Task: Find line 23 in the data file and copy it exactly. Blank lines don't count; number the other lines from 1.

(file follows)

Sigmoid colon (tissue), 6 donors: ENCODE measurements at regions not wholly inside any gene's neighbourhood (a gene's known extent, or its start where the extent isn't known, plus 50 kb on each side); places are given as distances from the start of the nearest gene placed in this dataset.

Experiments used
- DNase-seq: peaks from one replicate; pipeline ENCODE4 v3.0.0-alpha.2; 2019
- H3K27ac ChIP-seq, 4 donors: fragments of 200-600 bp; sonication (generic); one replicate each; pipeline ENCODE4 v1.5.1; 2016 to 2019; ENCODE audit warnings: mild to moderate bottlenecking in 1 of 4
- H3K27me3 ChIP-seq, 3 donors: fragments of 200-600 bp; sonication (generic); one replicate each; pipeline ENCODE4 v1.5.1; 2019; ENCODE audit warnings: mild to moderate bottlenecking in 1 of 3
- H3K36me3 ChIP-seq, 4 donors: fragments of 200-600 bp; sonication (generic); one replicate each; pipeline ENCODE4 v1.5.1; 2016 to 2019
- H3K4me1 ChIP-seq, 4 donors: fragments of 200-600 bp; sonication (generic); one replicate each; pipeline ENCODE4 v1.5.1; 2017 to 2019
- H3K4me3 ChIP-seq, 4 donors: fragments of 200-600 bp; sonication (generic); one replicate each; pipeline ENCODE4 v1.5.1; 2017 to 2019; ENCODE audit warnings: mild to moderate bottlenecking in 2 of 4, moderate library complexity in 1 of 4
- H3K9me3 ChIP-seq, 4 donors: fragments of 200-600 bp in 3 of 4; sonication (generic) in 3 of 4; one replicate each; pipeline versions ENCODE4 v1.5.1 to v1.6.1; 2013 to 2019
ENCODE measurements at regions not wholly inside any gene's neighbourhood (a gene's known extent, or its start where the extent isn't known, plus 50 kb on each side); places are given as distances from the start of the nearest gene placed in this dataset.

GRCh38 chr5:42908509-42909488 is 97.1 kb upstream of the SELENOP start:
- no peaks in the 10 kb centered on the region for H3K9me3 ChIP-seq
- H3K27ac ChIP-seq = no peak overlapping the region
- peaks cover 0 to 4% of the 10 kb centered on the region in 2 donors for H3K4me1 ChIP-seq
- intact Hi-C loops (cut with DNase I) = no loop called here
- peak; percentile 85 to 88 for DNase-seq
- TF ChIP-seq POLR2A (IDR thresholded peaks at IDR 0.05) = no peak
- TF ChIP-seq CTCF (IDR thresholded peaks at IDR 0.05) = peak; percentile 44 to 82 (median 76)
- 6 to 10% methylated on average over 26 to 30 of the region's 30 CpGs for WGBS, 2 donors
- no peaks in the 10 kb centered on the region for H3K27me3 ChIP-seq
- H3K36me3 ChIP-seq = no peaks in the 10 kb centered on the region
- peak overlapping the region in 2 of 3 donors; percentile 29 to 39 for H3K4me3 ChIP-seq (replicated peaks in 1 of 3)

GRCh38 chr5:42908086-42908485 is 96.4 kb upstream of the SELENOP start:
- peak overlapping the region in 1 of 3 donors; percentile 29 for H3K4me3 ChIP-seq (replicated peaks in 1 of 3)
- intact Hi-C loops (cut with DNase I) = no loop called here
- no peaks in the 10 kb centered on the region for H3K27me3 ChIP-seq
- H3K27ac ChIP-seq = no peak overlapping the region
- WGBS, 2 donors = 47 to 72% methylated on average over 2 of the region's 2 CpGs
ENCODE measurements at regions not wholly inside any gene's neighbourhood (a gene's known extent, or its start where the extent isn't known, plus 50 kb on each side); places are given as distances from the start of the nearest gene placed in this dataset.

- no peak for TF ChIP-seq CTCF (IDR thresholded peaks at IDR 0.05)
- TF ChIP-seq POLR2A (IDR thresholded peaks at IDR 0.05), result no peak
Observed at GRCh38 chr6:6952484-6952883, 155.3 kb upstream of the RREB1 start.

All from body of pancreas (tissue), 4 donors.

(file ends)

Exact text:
GRCh38 chr5:42908086-42908485 is 96.4 kb upstream of the SELENOP start: